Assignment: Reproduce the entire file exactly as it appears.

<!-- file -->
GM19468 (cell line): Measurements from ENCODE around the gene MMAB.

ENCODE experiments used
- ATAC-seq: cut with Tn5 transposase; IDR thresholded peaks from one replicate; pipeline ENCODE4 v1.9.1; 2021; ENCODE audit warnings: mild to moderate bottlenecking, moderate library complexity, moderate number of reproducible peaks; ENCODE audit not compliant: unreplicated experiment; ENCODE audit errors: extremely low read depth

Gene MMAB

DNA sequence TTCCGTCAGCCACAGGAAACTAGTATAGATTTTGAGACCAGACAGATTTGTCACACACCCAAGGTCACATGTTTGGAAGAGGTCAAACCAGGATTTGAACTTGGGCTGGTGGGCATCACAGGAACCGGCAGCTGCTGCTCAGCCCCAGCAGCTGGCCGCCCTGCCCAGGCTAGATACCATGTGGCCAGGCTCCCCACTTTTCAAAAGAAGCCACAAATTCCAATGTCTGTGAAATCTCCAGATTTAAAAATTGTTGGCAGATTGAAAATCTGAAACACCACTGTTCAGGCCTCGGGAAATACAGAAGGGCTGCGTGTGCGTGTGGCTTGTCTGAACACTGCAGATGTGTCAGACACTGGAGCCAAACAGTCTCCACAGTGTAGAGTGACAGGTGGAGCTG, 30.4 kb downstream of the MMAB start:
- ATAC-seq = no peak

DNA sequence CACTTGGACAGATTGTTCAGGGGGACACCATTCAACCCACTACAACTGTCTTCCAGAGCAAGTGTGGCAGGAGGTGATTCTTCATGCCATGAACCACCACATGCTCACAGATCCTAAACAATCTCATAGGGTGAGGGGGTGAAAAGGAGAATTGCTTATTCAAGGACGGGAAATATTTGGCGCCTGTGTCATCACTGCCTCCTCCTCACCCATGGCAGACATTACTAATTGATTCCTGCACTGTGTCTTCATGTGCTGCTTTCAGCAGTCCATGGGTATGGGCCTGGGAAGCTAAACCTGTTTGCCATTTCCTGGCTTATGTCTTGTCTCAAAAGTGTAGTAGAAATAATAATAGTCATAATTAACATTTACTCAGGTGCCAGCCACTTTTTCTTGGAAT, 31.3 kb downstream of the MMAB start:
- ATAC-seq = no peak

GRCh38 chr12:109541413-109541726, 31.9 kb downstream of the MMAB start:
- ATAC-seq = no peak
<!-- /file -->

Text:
GM19468 (cell line): Measurements from ENCODE around the gene MMAB.

ENCODE experiments used
- ATAC-seq: cut with Tn5 transposase; IDR thresholded peaks from one replicate; pipeline ENCODE4 v1.9.1; 2021; ENCODE audit warnings: mild to moderate bottlenecking, moderate library complexity, moderate number of reproducible peaks; ENCODE audit not compliant: unreplicated experiment; ENCODE audit errors: extremely low read depth

Gene MMAB

DNA sequence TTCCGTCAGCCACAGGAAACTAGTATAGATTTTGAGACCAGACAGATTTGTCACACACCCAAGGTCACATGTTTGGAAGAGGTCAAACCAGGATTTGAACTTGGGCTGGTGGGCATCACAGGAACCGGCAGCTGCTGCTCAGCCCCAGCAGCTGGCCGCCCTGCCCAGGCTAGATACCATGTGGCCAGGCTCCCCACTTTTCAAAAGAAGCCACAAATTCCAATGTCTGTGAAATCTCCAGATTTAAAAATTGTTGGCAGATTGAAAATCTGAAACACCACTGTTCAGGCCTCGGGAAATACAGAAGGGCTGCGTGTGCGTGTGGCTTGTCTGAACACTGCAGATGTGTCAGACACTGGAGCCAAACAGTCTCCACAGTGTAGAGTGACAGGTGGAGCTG, 30.4 kb downstream of the MMAB start:
- ATAC-seq = no peak

DNA sequence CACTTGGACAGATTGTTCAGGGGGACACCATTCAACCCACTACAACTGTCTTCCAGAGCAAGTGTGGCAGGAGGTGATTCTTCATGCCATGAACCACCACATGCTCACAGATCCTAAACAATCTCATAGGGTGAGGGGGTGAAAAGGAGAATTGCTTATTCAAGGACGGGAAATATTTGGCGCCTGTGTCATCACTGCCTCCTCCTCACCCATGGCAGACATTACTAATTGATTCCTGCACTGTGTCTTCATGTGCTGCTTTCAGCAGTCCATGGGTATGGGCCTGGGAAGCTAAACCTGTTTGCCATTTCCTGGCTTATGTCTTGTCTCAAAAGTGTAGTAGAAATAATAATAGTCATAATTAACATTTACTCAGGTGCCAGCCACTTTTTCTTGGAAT, 31.3 kb downstream of the MMAB start:
- ATAC-seq = no peak

GRCh38 chr12:109541413-109541726, 31.9 kb downstream of the MMAB start:
- ATAC-seq = no peak